To The Stars

Rated 4.50/5 based on 4 reviews
TO THE STARS is the first book in a trilogy concerning an intrepid group of space explorers in 2107. Harry Irons dreams of escaping an over-crowded Earth by working for one of the giant corporations. He gets his wish and soon enough finds himself struggling to survive on an alien world.
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About Thomas Stone

Indie Author Thomas C. Stone developed a fascination for science fiction early in life, reading most of the modern-day masters by fourteen years of age. As a student, Stone studied writing, classical literature, philosophy, linguistics, and computer science, obtaining degrees in linguistics, literature, education, and computer science. To support his writing, Stone has worked as a school teacher, technical writer, systems analyst, martial arts instructor, and various other odd jobs. Today, Stone writes both mainstream fiction and science fiction. Additionally, Stone has completed twenty novels and, by his own admission, is more interested in the depiction of characters under stressful and extraordinary settings. Stone’s take on the world can be observed at his personal website and blog,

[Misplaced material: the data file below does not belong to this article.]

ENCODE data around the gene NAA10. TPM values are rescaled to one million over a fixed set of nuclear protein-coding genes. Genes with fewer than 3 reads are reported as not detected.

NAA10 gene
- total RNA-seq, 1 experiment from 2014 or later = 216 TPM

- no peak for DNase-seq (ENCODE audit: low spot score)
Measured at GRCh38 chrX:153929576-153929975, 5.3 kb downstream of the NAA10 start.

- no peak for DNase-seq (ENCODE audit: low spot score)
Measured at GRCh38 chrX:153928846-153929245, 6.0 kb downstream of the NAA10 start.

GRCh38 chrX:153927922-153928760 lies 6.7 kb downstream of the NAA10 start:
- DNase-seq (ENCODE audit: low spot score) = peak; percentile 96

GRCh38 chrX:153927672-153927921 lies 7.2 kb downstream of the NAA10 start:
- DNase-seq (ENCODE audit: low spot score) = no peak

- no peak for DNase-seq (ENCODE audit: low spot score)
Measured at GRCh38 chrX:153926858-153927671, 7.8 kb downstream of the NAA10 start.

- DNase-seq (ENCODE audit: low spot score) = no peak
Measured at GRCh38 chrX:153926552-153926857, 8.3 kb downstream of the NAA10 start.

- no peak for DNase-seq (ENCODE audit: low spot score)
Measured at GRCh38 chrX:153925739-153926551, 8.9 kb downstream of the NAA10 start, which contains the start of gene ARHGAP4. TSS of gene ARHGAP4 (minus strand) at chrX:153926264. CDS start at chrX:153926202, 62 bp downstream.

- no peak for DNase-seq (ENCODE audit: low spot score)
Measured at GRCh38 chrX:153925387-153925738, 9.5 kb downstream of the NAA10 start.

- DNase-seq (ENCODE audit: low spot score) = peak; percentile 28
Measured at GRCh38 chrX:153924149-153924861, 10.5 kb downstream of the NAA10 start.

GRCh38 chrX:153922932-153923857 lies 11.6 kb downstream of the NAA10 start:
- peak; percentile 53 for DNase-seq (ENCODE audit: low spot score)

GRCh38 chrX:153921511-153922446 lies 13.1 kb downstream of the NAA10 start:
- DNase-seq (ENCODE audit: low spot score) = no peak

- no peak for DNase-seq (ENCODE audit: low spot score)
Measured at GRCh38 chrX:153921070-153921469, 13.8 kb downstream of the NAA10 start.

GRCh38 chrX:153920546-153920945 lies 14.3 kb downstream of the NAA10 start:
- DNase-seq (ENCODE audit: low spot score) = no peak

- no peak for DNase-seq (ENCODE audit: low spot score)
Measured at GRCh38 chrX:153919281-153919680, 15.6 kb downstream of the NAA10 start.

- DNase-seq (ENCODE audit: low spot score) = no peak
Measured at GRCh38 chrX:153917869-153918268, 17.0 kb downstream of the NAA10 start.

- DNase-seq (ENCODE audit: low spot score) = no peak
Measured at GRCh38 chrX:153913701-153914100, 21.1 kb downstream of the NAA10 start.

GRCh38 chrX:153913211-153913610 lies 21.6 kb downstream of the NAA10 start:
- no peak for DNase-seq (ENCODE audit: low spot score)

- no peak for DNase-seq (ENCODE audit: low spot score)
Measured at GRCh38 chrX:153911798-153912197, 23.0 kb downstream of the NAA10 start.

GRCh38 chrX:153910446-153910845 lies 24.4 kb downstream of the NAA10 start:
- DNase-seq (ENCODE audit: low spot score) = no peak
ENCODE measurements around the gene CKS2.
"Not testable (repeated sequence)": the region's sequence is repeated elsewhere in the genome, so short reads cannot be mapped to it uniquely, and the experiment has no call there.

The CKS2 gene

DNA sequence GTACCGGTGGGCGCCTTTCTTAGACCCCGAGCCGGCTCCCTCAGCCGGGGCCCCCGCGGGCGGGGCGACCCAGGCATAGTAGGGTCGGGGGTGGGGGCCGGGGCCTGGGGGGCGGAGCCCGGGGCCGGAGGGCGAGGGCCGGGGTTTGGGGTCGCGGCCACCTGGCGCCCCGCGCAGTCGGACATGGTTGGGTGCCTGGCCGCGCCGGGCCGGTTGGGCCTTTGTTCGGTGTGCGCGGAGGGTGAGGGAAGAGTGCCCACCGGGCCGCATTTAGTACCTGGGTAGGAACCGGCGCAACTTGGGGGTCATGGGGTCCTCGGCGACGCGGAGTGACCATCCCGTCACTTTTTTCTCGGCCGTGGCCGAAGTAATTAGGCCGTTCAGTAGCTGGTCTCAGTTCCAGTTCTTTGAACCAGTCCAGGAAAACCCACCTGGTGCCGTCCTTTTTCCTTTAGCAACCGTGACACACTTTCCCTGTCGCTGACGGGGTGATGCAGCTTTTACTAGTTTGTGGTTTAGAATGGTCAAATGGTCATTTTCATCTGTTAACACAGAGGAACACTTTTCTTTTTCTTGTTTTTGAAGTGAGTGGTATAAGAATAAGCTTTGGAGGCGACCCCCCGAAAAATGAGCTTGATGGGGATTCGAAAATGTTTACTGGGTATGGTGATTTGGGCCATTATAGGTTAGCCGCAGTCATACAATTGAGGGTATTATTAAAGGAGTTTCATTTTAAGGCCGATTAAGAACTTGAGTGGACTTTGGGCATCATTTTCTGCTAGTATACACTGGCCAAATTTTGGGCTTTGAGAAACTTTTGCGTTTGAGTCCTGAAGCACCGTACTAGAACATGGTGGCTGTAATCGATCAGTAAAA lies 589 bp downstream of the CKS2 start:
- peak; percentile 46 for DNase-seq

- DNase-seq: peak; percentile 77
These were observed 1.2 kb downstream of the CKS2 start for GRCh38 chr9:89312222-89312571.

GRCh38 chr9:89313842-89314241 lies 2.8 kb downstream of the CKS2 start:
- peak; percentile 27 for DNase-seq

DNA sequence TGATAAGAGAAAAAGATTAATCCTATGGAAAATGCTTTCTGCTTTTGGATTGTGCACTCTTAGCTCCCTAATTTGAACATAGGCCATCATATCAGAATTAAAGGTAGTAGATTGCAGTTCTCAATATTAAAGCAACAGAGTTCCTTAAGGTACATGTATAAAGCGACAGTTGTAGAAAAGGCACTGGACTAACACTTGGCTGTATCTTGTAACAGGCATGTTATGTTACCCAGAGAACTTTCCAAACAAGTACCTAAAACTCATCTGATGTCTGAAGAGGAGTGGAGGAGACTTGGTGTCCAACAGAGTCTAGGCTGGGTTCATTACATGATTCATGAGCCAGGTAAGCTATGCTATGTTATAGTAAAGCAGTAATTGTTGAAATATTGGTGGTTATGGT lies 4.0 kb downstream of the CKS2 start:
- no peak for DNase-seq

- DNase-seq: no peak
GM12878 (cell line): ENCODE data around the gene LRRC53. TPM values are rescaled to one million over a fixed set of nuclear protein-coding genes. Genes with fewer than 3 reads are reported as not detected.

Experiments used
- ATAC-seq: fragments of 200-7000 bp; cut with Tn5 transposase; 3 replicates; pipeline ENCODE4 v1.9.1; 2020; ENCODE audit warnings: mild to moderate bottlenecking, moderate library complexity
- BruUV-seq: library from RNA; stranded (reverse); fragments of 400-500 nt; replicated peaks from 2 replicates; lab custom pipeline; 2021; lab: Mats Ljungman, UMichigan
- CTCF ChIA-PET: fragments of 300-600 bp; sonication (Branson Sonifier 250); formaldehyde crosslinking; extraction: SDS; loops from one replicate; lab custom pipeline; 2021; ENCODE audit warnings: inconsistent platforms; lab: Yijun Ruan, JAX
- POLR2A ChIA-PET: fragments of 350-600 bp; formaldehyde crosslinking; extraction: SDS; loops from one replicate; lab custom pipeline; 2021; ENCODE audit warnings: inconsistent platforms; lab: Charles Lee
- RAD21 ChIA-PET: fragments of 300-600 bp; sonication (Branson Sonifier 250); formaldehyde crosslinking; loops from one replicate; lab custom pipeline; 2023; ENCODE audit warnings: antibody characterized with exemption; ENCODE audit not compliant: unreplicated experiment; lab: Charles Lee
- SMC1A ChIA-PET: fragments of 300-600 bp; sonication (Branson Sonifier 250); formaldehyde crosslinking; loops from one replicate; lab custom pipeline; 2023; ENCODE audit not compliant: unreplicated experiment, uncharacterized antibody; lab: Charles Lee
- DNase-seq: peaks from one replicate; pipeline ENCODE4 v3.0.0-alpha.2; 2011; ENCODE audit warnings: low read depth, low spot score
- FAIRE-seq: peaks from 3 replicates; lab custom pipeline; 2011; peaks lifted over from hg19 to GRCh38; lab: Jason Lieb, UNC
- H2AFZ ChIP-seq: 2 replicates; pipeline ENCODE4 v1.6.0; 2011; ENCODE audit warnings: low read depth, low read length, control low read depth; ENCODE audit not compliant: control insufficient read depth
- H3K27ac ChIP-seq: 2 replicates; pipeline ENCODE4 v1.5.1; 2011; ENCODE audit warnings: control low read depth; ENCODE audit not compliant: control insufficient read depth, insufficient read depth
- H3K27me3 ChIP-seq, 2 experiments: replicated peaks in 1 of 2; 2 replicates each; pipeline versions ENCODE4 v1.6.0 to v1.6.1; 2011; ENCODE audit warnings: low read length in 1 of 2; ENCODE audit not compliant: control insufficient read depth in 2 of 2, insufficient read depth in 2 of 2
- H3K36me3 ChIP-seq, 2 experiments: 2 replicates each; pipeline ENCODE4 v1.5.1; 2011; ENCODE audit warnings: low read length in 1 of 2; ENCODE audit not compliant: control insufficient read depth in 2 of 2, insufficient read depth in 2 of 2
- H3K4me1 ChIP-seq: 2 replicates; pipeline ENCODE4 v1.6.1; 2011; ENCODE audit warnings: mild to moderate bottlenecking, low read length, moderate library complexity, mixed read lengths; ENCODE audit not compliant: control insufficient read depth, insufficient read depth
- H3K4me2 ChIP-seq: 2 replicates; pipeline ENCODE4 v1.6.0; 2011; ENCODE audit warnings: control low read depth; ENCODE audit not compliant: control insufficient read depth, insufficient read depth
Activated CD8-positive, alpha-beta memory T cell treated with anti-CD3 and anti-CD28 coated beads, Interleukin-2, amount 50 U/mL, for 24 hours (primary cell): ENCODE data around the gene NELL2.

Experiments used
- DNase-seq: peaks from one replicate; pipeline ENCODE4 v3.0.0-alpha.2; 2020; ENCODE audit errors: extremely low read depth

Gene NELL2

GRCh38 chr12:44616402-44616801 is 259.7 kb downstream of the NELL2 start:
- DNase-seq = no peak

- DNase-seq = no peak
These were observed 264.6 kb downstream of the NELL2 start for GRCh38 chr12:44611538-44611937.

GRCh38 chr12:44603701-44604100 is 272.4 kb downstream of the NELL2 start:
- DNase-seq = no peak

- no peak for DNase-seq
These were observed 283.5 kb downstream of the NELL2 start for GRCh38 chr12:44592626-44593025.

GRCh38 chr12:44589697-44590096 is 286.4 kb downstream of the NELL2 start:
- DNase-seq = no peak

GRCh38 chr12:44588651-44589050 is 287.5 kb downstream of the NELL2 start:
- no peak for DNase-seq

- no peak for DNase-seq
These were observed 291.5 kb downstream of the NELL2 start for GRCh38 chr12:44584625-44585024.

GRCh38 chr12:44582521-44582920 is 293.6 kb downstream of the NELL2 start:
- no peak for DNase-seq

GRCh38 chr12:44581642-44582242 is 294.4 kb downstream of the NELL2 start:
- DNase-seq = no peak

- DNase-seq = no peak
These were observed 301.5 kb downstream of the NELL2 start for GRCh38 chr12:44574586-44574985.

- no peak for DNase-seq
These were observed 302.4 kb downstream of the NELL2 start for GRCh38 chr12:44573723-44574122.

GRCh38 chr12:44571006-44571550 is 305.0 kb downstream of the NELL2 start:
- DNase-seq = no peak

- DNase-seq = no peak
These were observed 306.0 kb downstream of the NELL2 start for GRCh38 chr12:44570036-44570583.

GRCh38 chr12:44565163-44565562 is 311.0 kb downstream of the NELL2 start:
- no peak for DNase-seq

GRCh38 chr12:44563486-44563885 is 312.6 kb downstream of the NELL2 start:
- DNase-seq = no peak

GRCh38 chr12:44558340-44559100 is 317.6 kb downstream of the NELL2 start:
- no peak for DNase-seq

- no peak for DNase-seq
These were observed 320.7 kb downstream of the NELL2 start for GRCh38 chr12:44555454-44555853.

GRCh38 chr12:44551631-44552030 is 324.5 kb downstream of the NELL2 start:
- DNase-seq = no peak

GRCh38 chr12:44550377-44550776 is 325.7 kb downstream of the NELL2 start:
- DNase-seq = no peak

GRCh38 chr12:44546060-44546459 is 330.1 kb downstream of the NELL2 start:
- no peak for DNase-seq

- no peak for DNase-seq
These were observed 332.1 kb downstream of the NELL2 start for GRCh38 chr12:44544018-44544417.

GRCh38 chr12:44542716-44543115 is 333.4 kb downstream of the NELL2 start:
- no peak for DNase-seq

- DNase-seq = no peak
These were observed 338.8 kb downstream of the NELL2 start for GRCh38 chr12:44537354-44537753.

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Reviews of To The Stars by Thomas Stone

Lee Willard reviewed on April 4, 2021